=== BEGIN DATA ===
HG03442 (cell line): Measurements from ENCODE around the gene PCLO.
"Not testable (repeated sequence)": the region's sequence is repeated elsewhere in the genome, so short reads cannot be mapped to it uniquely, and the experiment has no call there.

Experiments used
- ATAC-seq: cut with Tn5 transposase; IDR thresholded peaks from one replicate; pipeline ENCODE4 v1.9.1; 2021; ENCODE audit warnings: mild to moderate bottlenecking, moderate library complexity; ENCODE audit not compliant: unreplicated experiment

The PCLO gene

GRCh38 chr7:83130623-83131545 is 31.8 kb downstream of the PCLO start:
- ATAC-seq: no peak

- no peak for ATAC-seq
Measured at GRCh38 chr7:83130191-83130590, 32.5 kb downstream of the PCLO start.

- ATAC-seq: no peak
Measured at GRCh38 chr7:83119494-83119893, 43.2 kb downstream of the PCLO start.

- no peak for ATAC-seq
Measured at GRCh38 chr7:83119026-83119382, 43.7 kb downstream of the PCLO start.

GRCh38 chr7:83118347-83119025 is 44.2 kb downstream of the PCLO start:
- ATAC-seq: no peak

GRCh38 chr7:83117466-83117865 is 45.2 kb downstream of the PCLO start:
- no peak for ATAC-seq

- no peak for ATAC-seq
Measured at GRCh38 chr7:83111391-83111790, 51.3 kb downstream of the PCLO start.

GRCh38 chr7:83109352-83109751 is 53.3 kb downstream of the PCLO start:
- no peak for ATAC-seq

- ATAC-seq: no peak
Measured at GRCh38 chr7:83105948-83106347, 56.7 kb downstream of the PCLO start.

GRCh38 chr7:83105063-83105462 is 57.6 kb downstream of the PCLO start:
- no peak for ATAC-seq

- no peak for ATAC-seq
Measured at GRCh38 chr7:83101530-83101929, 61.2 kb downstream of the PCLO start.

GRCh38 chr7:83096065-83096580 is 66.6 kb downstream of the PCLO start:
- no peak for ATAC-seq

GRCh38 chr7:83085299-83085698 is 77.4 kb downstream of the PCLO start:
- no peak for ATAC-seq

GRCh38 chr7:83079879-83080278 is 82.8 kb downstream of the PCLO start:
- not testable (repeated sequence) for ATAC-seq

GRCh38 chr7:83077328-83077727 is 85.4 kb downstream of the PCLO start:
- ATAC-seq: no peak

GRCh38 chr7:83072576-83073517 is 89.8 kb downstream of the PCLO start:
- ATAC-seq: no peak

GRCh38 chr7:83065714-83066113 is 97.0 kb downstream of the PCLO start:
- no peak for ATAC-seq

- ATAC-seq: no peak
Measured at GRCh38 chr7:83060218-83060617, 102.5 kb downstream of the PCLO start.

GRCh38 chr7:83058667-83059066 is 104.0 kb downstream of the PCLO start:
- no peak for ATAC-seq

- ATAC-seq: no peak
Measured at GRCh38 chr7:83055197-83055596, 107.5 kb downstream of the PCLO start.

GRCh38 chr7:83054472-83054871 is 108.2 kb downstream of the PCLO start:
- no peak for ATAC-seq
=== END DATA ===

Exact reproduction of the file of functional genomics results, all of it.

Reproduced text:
HG03442 (cell line): Measurements from ENCODE around the gene PCLO.
"Not testable (repeated sequence)": the region's sequence is repeated elsewhere in the genome, so short reads cannot be mapped to it uniquely, and the experiment has no call there.

Experiments used
- ATAC-seq: cut with Tn5 transposase; IDR thresholded peaks from one replicate; pipeline ENCODE4 v1.9.1; 2021; ENCODE audit warnings: mild to moderate bottlenecking, moderate library complexity; ENCODE audit not compliant: unreplicated experiment

The PCLO gene

GRCh38 chr7:83130623-83131545 is 31.8 kb downstream of the PCLO start:
- ATAC-seq: no peak

- no peak for ATAC-seq
Measured at GRCh38 chr7:83130191-83130590, 32.5 kb downstream of the PCLO start.

- ATAC-seq: no peak
Measured at GRCh38 chr7:83119494-83119893, 43.2 kb downstream of the PCLO start.

- no peak for ATAC-seq
Measured at GRCh38 chr7:83119026-83119382, 43.7 kb downstream of the PCLO start.

GRCh38 chr7:83118347-83119025 is 44.2 kb downstream of the PCLO start:
- ATAC-seq: no peak

GRCh38 chr7:83117466-83117865 is 45.2 kb downstream of the PCLO start:
- no peak for ATAC-seq

- no peak for ATAC-seq
Measured at GRCh38 chr7:83111391-83111790, 51.3 kb downstream of the PCLO start.

GRCh38 chr7:83109352-83109751 is 53.3 kb downstream of the PCLO start:
- no peak for ATAC-seq

- ATAC-seq: no peak
Measured at GRCh38 chr7:83105948-83106347, 56.7 kb downstream of the PCLO start.

GRCh38 chr7:83105063-83105462 is 57.6 kb downstream of the PCLO start:
- no peak for ATAC-seq

- no peak for ATAC-seq
Measured at GRCh38 chr7:83101530-83101929, 61.2 kb downstream of the PCLO start.

GRCh38 chr7:83096065-83096580 is 66.6 kb downstream of the PCLO start:
- no peak for ATAC-seq

GRCh38 chr7:83085299-83085698 is 77.4 kb downstream of the PCLO start:
- no peak for ATAC-seq

GRCh38 chr7:83079879-83080278 is 82.8 kb downstream of the PCLO start:
- not testable (repeated sequence) for ATAC-seq

GRCh38 chr7:83077328-83077727 is 85.4 kb downstream of the PCLO start:
- ATAC-seq: no peak

GRCh38 chr7:83072576-83073517 is 89.8 kb downstream of the PCLO start:
- ATAC-seq: no peak

GRCh38 chr7:83065714-83066113 is 97.0 kb downstream of the PCLO start:
- no peak for ATAC-seq

- ATAC-seq: no peak
Measured at GRCh38 chr7:83060218-83060617, 102.5 kb downstream of the PCLO start.

GRCh38 chr7:83058667-83059066 is 104.0 kb downstream of the PCLO start:
- no peak for ATAC-seq

- ATAC-seq: no peak
Measured at GRCh38 chr7:83055197-83055596, 107.5 kb downstream of the PCLO start.

GRCh38 chr7:83054472-83054871 is 108.2 kb downstream of the PCLO start:
- no peak for ATAC-seq